One of the most crucial aspects of any workout is proper form. Seniors should take time to learn the correct way to do lower abdominal exercises to prevent injuries. Engage the core muscles, keep the back straight, and avoid straining the neck during any movement.

    Breathing Techniques

    Seniors should utilize proper upper body breathing techniques during core exercises. Inhale deeply before starting the movement and exhale through the mouth slowly, engaging the core muscles during the exhale.

    Breathing techniques can ensure proper oxygenation and prevent dizziness, crucial for seniors.

    Warm-up Exercises

    Prior to starting any workout, it’s crucial to perform warm-up exercises, especially for seniors. Gentle stretches of the back, neck, and legs are essential to loosen up muscles and prevent injuries.

    Warm-up exercises also prepare the body for the actual workout and improve overall blood circulation.

    Modifications as Needed

    Lastly, seniors should always be mindful of their physical limitations and make necessary modifications during core exercises. Seniors with limited mobility can perform seated core exercises or use stability balls to ease the pressure on the back.

    If any exercise causes pain or discomfort, seniors should discontinue it and consult their healthcare professional for guidance.

    By incorporating these safety tips into core exercises, seniors can exercise with confidence and enjoy the numerous benefits of building core strength.

    Additional Core Workout Guides

    Once you’ve mastered the basics, you can dive into other types of core exercises!

    The fact is, exercise and everyday living get harder as you age. And if you want to keep up your running or tennis habit, play with your grandkids, and generally be able to do things for yourself, you have to keep your body in good shape.

    A weak core can get in the way of those activities. Adding core strengthening exercises for seniors into your weekly routine is a great way to make this happen!

    Other Exercise Resources for Seniors

    Our body changes as we get older, but that doesn’t mean we need to stop moving. We simply have to adjust! Regular exercise can help seniors stay active and avoid injury.

    Maybe most importantly, it helps make daily life more enjoyable!

    Here are a few of my favorite fitness resources for seniors:

    Core Workouts, Exercise Form, Fitness


    Printed from GetHealthyU.com

    17 Comments


    on Reply

    Hi Chris, I’ve been a fan of yours for a long time. You used to do articles, exercise dvd, etc for Prevention Magazines? Would these exercises be applicable to my husband as well?


      on Reply

      Thanks for reading my articles. Yes - I now wrtie on my own blog. My audience is middle aged women but YES - lots of men workout with their wives and do my workouts... I had a guy stop me in the grocery store last week and tell me he does my workouts with his wife every morning!!!


    on Reply

    Like info l


    on Reply

    I was just reading some of your responses to the comments and I am so happy to hear you don't promote heavy diets. In the past, I would just schedule a chiropractic treatment for any back or neck pain I had. However, I experience more pain at more frequent rates than before. I feel like I need to do a little more exercise to help maintain good health and avoid feeling that nagging pain. I think of all the exercises listed, I will probably do the glute bridges most often. I am excited to start trying these exercises and see if they make a difference.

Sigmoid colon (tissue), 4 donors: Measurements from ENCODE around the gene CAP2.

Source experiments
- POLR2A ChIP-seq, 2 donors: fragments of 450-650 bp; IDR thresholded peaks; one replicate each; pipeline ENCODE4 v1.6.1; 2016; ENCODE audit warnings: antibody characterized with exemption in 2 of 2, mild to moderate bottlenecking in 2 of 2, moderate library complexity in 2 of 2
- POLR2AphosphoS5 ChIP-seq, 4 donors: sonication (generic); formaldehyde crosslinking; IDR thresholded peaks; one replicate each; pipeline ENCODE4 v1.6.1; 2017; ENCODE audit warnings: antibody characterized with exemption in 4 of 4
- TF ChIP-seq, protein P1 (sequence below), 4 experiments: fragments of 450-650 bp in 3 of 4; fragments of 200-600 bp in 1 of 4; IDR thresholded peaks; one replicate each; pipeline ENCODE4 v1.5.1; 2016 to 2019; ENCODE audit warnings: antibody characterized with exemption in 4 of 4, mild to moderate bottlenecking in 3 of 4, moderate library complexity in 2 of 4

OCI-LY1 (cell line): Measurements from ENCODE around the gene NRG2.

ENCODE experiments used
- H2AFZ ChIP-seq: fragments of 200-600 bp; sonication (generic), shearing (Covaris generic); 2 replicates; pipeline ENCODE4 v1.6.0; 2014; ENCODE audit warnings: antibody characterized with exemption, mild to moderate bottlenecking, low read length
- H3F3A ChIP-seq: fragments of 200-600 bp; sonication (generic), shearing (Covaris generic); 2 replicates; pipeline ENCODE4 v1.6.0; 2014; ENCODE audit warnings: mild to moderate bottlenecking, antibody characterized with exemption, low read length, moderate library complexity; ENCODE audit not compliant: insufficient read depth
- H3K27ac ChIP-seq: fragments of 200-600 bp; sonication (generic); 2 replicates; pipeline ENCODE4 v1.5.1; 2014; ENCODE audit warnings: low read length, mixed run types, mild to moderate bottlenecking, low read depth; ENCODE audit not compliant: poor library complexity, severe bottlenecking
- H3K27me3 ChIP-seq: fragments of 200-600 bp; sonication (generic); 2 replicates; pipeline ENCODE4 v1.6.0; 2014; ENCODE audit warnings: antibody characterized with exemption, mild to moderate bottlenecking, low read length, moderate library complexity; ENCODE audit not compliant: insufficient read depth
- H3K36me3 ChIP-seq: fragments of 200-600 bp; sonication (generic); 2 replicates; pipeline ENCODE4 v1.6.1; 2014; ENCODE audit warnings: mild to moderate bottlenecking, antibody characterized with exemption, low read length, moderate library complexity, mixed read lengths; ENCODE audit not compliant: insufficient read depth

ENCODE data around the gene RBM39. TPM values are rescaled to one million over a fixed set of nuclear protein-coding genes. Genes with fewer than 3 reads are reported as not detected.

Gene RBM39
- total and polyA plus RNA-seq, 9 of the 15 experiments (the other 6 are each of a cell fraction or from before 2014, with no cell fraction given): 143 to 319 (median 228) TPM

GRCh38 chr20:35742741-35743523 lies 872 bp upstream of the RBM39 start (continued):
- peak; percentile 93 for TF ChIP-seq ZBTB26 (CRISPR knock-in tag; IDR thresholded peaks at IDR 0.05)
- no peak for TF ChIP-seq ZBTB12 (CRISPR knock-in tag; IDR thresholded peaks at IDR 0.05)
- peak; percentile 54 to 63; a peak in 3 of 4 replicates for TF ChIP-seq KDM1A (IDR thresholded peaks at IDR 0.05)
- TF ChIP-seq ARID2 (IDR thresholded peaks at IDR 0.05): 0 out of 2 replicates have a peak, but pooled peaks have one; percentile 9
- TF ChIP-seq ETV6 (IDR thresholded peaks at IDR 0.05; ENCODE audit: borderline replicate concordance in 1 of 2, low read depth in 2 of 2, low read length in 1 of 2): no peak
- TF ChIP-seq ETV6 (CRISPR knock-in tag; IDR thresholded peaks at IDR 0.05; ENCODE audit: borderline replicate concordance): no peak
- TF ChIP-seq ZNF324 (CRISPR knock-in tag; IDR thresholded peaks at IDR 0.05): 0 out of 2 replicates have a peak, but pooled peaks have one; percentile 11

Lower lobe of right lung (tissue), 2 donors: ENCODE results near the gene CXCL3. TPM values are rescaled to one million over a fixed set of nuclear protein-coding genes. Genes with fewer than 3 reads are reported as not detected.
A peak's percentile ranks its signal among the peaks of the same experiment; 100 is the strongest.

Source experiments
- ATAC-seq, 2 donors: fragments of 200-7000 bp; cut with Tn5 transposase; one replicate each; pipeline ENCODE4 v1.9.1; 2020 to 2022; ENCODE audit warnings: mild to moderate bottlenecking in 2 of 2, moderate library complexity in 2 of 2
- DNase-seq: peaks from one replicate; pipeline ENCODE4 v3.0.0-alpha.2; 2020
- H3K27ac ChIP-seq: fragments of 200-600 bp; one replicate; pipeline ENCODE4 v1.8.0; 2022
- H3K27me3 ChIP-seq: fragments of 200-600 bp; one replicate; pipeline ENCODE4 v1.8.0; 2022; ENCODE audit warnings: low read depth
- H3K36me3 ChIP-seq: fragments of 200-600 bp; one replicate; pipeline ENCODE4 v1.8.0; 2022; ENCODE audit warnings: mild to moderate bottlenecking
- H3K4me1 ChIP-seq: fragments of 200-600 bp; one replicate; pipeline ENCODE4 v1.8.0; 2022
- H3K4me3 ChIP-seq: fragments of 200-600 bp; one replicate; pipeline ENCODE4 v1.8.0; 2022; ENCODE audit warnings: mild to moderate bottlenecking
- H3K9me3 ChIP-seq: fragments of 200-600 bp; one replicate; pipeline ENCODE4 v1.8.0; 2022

on Reply

    Grazie per gli esercizi.Auguri di Buon Anno!


    on Reply

    What can I do instead of planks? I had big toe fusion and my big toe does not bend. Also, I get Costicondritis quite easily since an accident that I had.


      on Reply

      Hi there - Would a plank from the knees be an option as a modified version? The plank, even when modified on the knees, will engage the core, the shoulders, and the glutes in a different way than your regular crunches? I would suggest trying planks from your knees as an option. Otherwise I would try a full body roll up for another variation. Let me know if you have any questions - I am happy to help!


    on Reply

    How many times per exercise ? I’ve lost my core since COVID.. I find I weak with out and very afraid of rupturing my herniated disc


      on Reply

      Hi Linda - great question. In the article it states to perform each move for 5-10 reps (per side) and you’ll get a great core workout in less than 10 minutes. Hope this helps and definitely work your way up! If you need to start at 5 first start there and work your way up to 10+ reps each exercise as you build strength!


    on Reply

    Hi Thanks for the content. I'm diagnose with osteoarthritis and having severe pains deep in my heel and don't feel comfortable to walk. Is there any exercise to get a relieve ? Tnks


    on Reply

    Hi Chris- I’ve been living w/MS for 17 years- diagnosed at 40. I forget about these core stretches- thank you so much! And your voice & presentation is so engaging & positive. 5 stars! Mary


      on Reply

      Hi Mary - So happy to hear that you enjoyed these core exercises :) Always here to help out when I can!


    on Reply

    Would any of these exercises help improve a diastasis recti?


      on Reply

      Great question :) Absolutely. These will bring you great core awareness and will be good low impact options for core work. Have you also taken a look at our blog specifically about diastasis recti? You might want to check it out here: https://gethealthyu.com/how-to-get-back-into-exercise-with-diastasis-recti/


    on Reply

    Hi Chris, thank you for a variety of exercises. As a woman in her 50’s diagnosed with osteopenia (like millions of others) any exercise that causes flexion of the spine, like crunches and forward bends, or twisting of the spine should be avoided. So I’m always on the lookout for substitutes for crunches and bicycles. You’ve given me a few more to add to my repertoire!